471348 Probing the Structure and Aggregation Features of 1-N-alkyl-3-Methyl Imidazolium Octylsulfate Ionic Liquid Homologous Series Using Molecular Dynamics Simulations

Monday, November 14, 2016: 4:45 PM
Yosemite A (Hilton San Francisco Union Square)
Utkarsh Kapoor and Jindal K. Shah, School of Chemical Engineering, Oklahoma State University, Stillwater, OK

Ionic liquids (ILs) are novel chemical substances composed entirely of ions and are attractive candidates for replacement of volatile organic compounds used in chemical industry. One of the widely research topics in the field of IL is their ability to absorb polar substances such as water, CO2 and SO2 owing to their ionic nature. At the same time, conventional ILs exhibit rather poor solubility for nonpolar substances such as alkanes commonly obtained from crude oil. One strategy, to enhance the solubility of nonpolar compounds, is to increase the nonpolar content, for example, by increasing the alkyl chain length, in either the cation or the anion. It has been established that such changes induce structural heterogeneities resulting in the formation of nanodomains composed of polar and nonpolar regions in which alkanes can be dissolved. It is believed that the origin of such molecular level segregation is due to the competition between the electrostatic interactions of the ionic moieties in ILs and short-range attractive interactions between the nonpolar regions. An increasing amount of research studies are being carried out by carefully selecting alkyl chain lengths either on cation or anion to tune the size and shape of these domains. In this study, mesoscopic segregation of ILs containing long alkyl chains on both the ions is probed with molecular dynamic simulations. The ionic liquids studied here belong to the 1-n-alkyl-3-methyl-Imidazolium [Cnmim] (n=1,2,4,6,8,10,12) family with octylsulfate [C8SO4] as the anion. The results of total static structure factors and radial distribution functions will be presented in an effort to interpret the morphology of polar and non-polar domains. Further, the nonpolar region will be characterized in terms of aggregate size and shape using domain analysis.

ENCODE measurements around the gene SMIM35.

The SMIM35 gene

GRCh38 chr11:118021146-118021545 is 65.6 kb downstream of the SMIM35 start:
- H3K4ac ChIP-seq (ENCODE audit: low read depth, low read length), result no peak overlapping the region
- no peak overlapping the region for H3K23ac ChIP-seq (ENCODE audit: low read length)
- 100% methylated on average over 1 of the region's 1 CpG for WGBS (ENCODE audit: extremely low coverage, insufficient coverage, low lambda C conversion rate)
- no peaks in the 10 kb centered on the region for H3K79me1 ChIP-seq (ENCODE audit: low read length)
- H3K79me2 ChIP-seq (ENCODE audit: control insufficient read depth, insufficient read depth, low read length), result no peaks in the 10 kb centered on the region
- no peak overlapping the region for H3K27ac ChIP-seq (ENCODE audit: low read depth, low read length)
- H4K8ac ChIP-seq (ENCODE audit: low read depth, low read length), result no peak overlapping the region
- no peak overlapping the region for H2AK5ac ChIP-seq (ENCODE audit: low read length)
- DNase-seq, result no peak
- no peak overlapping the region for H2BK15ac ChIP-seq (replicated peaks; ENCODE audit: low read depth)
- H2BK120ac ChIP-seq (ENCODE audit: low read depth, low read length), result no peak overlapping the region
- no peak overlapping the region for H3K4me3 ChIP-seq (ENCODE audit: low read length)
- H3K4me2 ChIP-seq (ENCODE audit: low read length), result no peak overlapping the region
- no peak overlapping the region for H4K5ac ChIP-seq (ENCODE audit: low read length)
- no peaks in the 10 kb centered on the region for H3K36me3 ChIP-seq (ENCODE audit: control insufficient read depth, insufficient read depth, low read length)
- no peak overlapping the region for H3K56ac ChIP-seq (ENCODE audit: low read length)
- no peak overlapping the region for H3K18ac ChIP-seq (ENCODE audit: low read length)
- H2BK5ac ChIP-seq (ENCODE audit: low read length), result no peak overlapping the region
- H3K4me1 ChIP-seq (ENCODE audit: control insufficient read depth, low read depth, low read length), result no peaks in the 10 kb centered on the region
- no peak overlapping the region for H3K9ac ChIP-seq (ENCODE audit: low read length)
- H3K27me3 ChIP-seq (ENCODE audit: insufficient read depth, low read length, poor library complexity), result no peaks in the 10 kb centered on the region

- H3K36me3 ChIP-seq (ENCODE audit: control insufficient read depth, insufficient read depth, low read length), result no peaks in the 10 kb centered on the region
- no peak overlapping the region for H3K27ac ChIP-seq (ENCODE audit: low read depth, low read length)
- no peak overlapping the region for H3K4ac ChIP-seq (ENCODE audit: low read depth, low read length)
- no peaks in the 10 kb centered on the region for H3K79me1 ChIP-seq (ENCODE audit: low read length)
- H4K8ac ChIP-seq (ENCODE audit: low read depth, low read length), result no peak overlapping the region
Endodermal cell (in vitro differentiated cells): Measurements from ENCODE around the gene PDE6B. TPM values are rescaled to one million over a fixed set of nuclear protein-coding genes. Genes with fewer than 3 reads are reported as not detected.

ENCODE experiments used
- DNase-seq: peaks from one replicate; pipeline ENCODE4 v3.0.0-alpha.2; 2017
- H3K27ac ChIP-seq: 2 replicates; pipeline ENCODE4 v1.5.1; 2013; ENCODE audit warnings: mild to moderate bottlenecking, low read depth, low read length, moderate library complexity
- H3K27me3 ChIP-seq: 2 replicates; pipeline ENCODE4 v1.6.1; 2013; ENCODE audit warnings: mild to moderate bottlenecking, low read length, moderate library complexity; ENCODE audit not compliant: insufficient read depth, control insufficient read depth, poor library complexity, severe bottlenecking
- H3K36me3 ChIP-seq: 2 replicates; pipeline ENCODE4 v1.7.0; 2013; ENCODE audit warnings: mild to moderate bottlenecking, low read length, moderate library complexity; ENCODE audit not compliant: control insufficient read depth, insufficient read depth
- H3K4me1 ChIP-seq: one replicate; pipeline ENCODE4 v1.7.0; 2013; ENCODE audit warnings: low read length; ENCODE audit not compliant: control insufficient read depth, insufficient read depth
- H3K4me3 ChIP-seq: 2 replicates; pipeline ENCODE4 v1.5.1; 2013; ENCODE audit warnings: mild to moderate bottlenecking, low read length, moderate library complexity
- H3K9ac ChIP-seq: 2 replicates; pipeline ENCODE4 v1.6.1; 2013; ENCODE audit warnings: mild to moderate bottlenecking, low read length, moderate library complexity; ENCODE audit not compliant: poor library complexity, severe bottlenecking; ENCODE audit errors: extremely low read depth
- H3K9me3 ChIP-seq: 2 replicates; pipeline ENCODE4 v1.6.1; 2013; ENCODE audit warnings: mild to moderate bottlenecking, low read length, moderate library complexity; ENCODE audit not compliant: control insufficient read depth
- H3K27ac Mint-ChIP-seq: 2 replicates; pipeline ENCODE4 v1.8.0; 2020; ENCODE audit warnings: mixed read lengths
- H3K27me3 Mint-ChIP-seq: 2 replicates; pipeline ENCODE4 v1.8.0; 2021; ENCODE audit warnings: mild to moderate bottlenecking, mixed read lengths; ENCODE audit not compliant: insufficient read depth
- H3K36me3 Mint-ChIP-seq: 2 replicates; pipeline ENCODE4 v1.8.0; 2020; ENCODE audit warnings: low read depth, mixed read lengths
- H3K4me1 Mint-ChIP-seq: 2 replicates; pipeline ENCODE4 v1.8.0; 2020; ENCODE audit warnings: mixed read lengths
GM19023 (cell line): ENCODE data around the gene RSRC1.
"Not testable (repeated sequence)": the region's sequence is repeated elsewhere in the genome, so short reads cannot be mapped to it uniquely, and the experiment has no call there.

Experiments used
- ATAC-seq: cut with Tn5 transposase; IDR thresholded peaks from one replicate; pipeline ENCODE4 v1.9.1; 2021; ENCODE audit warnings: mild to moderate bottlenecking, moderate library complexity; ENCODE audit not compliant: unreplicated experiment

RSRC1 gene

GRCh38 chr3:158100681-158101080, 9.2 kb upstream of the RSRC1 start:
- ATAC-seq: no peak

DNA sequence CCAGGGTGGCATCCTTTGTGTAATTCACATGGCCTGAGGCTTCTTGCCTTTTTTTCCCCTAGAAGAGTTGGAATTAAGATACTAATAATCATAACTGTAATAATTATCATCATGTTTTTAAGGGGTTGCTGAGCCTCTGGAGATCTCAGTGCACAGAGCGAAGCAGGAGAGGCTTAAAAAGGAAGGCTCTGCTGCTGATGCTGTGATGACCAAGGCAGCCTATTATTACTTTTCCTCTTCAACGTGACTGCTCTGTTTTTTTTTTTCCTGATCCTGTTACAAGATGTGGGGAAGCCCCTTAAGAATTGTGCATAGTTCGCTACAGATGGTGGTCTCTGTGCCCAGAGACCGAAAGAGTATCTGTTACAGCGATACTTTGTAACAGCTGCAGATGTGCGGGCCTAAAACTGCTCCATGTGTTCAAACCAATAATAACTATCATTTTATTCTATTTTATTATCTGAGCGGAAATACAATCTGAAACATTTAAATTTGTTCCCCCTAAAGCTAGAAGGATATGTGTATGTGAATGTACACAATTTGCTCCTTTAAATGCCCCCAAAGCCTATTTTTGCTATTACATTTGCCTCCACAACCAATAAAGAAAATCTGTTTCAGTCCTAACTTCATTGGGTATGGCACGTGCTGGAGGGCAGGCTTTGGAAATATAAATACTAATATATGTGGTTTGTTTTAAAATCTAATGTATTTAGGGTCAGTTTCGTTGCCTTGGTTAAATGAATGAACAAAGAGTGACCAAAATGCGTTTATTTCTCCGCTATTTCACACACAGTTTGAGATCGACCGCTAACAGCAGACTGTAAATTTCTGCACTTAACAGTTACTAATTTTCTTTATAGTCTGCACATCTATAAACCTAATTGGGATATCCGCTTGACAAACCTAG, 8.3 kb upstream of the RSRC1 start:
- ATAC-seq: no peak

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See more of this Session: Molecular Simulation and Modeling of Complex Molecules
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